Shout out to Bruce Davidson! I am planning to be in Noosa on Sunday, January 22nd for the highest astronomical tide for the year. I will dust off Skido (my drone) and get some more photographs and video of the ever-changing sea levels.
Everyone is welcome! The plan is to meet at Boiling Point Lookout, Noosa National Park, at 7.32 am. The highest tide is at 8.32 am.
Weather permitting, we will make our way onto the platform below the lookout to be ready to confront the full force of the Super New Moon. You can find more information, including a map, at my sea level page.
Sea levels along the east coast of Australia began to rise about 16,000 years ago with the melting of Antarctica. By 9,000 years ago, sea levels around the world had risen by 12,000 centimetres, or 120 metres, the equivalent of a 25-storey building! The extent of this rise dwarfs the 36-centimetre rise globally that has occurred over the last 150 years and the subsidence in the south of England which adds up to just a few centimetres over the same period, both of which are worrying the Intergovernmental Panel on Climate Change and climate catastrophists more generally.
It is uncontroversial, at least in peer-reviewed journals, that global sea level rise at the end of the last ice age occurred at a rate 10 times faster than the modern rate of about 3mm per year – which is about how much Scotland is rising due to isostatic rebound.
After being buried under several kilometres of ice, much of Europe and North America is experiencing uplift – isostatic rebound . For example, the ice retreated from Sweden 9,900 to 10,300 years ago and large-scale uplift is still occurring to the extent that the tidal gauge in Stockholm shows sea levels have fallen by about 50 cm over the last 129 years — an average annual rate of fall of 3.9mm per year. The uplift at Juneau, in Alaska, is even more extreme: in just 80 years sea levels have fallen by 120cm at a steady rate of minus 15mm per year. This reality jars with the notion of catastrophic sea level rise, so the IPCC ‘detrends’ the measurements from these tidal gauges, until they show sea level rise.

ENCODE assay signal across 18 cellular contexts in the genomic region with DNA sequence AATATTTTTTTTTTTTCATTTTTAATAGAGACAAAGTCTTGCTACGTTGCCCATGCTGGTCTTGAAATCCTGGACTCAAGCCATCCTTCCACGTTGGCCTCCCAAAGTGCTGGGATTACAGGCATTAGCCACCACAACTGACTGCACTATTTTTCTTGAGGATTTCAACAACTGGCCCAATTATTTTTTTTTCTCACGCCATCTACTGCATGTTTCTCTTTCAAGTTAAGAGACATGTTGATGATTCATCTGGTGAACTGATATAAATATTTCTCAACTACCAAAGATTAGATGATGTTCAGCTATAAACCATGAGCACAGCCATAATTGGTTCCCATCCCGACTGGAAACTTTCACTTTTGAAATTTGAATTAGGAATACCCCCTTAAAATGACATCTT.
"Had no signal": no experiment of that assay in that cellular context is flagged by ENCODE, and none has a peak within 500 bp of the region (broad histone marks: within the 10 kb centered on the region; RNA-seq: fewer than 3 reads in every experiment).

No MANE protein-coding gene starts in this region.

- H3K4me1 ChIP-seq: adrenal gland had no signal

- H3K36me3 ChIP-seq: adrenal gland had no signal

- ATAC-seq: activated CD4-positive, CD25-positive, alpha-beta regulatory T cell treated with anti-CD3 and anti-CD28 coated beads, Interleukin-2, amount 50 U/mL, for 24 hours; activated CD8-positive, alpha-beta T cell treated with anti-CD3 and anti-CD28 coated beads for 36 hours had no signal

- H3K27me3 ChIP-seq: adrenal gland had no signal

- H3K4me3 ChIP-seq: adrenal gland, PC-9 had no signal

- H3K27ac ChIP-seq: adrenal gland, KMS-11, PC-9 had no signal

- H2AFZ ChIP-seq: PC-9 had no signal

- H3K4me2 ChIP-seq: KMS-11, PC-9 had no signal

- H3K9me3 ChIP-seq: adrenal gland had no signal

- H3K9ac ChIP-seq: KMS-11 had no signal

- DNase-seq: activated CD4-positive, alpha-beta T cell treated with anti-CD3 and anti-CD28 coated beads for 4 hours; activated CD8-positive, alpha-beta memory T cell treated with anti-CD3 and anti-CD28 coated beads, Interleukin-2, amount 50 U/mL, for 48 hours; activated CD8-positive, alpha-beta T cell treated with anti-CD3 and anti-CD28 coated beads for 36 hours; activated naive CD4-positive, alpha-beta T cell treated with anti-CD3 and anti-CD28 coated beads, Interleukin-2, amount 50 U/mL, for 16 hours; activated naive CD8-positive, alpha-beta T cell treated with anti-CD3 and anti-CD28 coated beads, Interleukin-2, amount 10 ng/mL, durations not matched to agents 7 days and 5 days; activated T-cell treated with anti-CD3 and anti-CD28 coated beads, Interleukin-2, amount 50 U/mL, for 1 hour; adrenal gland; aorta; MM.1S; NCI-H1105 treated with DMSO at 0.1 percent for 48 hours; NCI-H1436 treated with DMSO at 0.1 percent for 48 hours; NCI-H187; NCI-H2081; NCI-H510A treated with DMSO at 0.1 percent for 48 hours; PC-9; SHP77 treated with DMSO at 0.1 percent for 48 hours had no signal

These numbers don’t make for easy reading and may seem extraordinary, but sea levels really did rise globally by 120 metres at the end of the last ice age. Yet this inconvenient fact tends to be excluded from political summaries on climate change that rely on remodelled data.
According to the latest IPCC report on climate change – Assessment Report 6, published just before the 26th Conference of Parties in Glasgow in 2021 – global temperatures are the warmest they have been for at least the last 125,000 years. There is no mention that in between it got quite cold, and Scotland (where that meeting was held) was covered in a lot of ice.
Given the landmass of Australia has not sunk or risen much over this time period, if the IPCC report is correct the waves should cover the platform below Boiling Pot Lookout in Noosa National Park on super high tides and we should be washed away.
The mismatch between the rhetoric and reality is discussed by Jared Cruise and I in the film we made about the highest astronomical tide last year that corresponded with cyclone Seth just offshore from Noosa. We discuss sea level change and the origin of the platform towards the end of the short documentary.
The feature image at the very top of this blog post is of Caroline – the best personnel trainer in Noosa – when she came with me to do a workout below the lookout, on the platform. We had fun.
via Jennifer Marohasy
January 9, 2023 at 10:19PM